Ex-worker at shuttered Honey Tree daycare tells of child abuse suspicions
Honey Tree Preschool owner Iliana Archuleta and brother-in-law face charges
A former employee of Honey Tree Preschool said she had suspicions that the adopted children of the owner, Iliana Archuleta, 40, might have been mistreated.
Archuleta and her 26-year-old brother-in-law, Rogelio Archuleta face charges of injury to a child.
The daycare owner was arrested Friday and released on bond the same day, according to Bexar County jail records. Rogelio Archuleta remained in custody as of Monday morning.
Both were arrested last week based on an investigation by the Bexar County Sheriff’s Office.
An arrest affidavit stated that hospital workers found bruises on the youngest of Iliana’s three adopted children when he was being treated following a seizure earlier this month. The staff members also reported the eight year old boy appeared to be malnourished, the affidavit stated.
Investigators later talked to his brother and sister, 10-year-old twins, and found them also to be malnourished and showing signs of abuse, the affidavit stated.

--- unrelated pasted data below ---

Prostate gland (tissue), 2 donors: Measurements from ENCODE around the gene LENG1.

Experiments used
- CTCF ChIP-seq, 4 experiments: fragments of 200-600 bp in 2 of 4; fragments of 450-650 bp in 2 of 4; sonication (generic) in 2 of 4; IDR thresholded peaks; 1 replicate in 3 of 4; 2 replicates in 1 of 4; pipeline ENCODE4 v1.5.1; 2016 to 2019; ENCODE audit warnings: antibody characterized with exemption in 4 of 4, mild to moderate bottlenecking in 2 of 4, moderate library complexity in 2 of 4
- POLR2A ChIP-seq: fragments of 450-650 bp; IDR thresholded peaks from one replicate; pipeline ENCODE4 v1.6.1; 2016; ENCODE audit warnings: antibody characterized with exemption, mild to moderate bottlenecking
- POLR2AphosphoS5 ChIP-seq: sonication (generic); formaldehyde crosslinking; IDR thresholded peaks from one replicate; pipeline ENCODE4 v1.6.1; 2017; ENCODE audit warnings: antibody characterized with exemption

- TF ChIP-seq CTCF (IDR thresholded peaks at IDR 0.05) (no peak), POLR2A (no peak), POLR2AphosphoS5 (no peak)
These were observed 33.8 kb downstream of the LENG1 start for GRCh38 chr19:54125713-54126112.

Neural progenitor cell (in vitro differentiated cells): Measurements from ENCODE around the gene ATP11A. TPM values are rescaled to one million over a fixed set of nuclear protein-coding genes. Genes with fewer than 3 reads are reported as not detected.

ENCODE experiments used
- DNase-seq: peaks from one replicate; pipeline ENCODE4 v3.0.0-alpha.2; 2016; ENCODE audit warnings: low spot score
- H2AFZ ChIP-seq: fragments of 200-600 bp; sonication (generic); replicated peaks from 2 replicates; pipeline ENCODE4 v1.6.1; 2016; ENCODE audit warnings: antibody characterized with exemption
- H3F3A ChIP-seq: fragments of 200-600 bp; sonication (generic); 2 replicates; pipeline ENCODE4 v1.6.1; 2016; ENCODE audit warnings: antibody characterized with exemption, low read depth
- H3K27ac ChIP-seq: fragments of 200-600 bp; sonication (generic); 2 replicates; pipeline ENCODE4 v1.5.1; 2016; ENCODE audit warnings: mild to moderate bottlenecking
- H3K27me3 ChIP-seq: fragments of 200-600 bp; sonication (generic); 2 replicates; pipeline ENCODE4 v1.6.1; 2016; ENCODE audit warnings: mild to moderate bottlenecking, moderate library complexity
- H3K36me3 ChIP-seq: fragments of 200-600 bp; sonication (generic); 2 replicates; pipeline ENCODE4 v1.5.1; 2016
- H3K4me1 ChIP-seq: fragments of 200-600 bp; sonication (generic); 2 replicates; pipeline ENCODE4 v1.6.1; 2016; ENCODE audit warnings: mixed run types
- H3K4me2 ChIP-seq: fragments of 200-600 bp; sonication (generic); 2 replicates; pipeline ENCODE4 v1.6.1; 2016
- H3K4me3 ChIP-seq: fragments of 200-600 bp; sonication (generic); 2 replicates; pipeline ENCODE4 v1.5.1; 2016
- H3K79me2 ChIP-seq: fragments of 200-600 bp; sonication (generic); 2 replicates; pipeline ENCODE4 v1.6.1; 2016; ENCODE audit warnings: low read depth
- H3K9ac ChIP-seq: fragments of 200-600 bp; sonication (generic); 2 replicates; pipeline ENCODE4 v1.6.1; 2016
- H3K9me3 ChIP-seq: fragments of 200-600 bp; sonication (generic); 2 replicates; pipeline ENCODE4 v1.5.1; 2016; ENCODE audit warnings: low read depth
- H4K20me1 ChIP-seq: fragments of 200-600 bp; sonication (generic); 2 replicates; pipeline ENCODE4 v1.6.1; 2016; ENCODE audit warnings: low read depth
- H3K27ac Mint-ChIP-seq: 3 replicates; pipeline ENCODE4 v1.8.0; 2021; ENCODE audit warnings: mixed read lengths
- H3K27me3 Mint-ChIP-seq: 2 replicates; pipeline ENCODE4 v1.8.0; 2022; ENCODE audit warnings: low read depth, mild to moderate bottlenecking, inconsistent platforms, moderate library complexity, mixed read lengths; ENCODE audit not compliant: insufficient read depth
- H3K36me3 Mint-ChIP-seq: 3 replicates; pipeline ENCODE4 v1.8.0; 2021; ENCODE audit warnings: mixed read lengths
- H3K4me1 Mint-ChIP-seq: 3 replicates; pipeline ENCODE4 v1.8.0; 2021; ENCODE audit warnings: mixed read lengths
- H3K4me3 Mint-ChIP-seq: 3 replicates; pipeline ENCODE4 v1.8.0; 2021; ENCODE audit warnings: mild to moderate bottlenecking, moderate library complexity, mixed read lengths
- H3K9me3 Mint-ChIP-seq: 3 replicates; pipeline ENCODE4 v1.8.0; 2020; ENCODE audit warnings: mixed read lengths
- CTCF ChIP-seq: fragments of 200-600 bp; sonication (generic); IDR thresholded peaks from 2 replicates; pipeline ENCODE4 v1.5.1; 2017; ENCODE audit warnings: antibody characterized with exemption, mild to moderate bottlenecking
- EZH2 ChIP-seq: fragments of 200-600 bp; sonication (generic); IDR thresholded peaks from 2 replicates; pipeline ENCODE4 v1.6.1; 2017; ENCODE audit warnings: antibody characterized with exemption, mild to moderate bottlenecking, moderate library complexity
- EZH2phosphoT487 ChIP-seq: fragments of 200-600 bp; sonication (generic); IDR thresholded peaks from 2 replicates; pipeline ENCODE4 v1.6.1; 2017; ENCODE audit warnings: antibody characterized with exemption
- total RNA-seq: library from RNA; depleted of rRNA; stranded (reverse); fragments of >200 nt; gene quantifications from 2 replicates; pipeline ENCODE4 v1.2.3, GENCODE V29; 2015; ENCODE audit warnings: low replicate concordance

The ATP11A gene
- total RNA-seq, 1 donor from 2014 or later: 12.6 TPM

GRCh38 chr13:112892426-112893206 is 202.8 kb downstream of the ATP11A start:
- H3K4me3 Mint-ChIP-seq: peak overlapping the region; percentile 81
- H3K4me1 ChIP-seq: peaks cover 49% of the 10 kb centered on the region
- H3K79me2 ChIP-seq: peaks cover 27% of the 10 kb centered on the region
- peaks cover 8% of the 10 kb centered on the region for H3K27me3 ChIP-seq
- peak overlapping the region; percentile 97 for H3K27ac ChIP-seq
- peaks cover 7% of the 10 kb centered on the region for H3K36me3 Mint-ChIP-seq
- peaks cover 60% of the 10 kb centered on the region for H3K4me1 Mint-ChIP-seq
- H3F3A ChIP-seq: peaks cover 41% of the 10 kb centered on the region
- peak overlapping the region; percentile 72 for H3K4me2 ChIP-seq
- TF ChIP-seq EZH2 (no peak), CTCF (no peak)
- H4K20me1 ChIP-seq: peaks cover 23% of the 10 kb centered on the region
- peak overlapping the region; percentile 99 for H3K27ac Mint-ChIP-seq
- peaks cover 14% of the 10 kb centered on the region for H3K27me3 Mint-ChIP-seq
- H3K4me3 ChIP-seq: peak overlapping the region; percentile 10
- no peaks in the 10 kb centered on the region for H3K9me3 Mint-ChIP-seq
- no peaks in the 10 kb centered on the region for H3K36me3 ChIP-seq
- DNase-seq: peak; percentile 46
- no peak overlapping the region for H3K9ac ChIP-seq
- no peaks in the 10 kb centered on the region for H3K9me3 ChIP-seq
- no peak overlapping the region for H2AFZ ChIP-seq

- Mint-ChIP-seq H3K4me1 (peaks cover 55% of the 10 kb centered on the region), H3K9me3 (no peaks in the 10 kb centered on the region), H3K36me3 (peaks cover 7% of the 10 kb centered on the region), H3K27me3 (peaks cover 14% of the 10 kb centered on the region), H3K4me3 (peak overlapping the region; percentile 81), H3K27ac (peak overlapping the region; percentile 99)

They said the girl told them they were forced to sleep in a bathtub at home and were rarely fed. She said they were also locked in an office at the preschool all day long and not allowed to use the bathroom, the affidavit stated.
“They looked always so scared. Snack time would come, they never ate snacks there. Lunch would come. Those kids never ate lunch,” said a former employee of the Culebra Road business who asked that her identity be withheld.
"It makes me so mad because it's like, OK, should I have reported it?” she said.
The woman, who worked at Honey Tree for about a month recently, said she often noticed things about the adopted children that did not seem right, but she eventually dismissed them in her mind.
Now, she said, it’s clear that Iliana Archuleta “put on a good front,” pretending to be caring by cuddling other people’s children in the daycare, while her own were being harmed.
The ex-staff member said when she began asking questions, her work hours suddenly were cut. She eventually quit on her own.
The business, which shut down suddenly last week, will remain closed pending the outcome of the investigation, according to Mary Walker, spokeswoman for the Department of Family and Protective Services.
The children, meanwhile, remain in the custody of Child Protective Services, she said.
Walker said investigators also spoke with parents of children who attended the daycare and did not find any other reports of abuse.
Sheriff’s investigators said they are considering other arrests in this case.
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